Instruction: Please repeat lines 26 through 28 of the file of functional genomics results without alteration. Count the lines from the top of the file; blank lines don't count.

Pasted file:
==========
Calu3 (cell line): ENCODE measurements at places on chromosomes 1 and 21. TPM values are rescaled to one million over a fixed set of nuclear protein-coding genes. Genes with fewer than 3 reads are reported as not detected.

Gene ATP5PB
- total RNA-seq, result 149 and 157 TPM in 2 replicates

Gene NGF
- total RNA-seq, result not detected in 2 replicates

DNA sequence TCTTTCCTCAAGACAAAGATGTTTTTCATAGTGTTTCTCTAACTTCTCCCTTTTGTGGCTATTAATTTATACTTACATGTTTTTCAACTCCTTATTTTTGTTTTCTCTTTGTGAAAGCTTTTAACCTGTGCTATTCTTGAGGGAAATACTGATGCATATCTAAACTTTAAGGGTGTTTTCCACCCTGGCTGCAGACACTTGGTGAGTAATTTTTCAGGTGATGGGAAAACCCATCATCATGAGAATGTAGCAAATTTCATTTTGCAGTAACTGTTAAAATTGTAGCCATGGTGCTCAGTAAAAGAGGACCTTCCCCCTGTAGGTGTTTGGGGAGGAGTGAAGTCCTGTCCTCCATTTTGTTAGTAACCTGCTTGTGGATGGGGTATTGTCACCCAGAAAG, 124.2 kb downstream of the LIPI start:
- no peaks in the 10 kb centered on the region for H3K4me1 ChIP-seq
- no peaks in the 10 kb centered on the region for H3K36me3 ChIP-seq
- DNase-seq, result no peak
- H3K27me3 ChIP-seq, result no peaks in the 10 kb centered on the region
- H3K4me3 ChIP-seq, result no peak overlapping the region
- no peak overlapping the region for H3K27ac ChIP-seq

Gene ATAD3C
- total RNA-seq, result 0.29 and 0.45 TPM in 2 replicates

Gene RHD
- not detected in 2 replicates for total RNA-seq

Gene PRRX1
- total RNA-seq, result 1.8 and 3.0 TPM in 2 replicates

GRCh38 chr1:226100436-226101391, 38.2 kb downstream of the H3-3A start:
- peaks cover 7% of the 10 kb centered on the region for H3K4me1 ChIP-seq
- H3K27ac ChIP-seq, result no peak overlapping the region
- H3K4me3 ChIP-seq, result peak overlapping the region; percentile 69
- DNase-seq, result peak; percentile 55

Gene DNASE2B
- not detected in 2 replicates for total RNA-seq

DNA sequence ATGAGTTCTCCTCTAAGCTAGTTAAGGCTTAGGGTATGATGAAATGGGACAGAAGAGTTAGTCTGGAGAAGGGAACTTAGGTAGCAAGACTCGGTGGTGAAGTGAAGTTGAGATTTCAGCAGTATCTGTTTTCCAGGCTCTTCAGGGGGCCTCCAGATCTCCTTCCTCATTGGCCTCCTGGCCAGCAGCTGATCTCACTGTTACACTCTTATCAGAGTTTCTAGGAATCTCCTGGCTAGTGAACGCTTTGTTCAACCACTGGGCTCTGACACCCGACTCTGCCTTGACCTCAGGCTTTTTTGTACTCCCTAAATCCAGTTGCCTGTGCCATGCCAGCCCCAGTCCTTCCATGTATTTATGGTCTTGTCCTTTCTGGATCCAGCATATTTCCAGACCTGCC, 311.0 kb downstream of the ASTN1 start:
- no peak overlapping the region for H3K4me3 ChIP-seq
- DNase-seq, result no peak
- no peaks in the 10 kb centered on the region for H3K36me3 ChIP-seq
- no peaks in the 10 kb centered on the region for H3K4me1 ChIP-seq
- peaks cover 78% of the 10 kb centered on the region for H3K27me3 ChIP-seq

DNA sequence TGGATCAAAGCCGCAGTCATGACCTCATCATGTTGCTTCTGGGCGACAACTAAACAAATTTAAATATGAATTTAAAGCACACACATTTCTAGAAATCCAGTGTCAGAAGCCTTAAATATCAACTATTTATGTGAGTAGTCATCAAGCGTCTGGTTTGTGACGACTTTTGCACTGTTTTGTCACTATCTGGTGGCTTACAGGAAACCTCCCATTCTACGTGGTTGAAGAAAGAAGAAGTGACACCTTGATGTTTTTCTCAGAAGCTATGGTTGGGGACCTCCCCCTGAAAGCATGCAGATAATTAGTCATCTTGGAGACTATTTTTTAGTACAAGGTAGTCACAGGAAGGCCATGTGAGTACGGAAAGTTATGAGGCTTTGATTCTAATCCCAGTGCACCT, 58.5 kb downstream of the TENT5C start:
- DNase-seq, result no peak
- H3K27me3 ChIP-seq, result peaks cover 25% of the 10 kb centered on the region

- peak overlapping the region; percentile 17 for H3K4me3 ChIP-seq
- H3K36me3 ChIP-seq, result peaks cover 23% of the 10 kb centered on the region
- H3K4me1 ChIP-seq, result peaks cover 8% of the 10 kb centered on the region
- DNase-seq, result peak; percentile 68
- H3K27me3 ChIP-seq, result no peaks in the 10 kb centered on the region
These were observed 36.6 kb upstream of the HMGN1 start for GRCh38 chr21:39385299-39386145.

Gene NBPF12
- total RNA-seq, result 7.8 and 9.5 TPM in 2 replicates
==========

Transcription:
DNA sequence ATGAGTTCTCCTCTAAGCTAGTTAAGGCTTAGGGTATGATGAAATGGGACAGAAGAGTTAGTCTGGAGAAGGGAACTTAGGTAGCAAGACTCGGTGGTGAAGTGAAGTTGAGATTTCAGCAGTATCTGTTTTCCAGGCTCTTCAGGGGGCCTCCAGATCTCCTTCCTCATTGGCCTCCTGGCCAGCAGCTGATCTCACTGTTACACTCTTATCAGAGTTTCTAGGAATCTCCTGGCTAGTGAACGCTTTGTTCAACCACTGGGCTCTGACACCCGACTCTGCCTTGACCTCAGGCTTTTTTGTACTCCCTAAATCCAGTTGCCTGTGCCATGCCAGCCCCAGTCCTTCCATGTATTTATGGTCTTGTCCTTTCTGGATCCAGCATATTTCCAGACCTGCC, 311.0 kb downstream of the ASTN1 start:
- no peak overlapping the region for H3K4me3 ChIP-seq
- DNase-seq, result no peak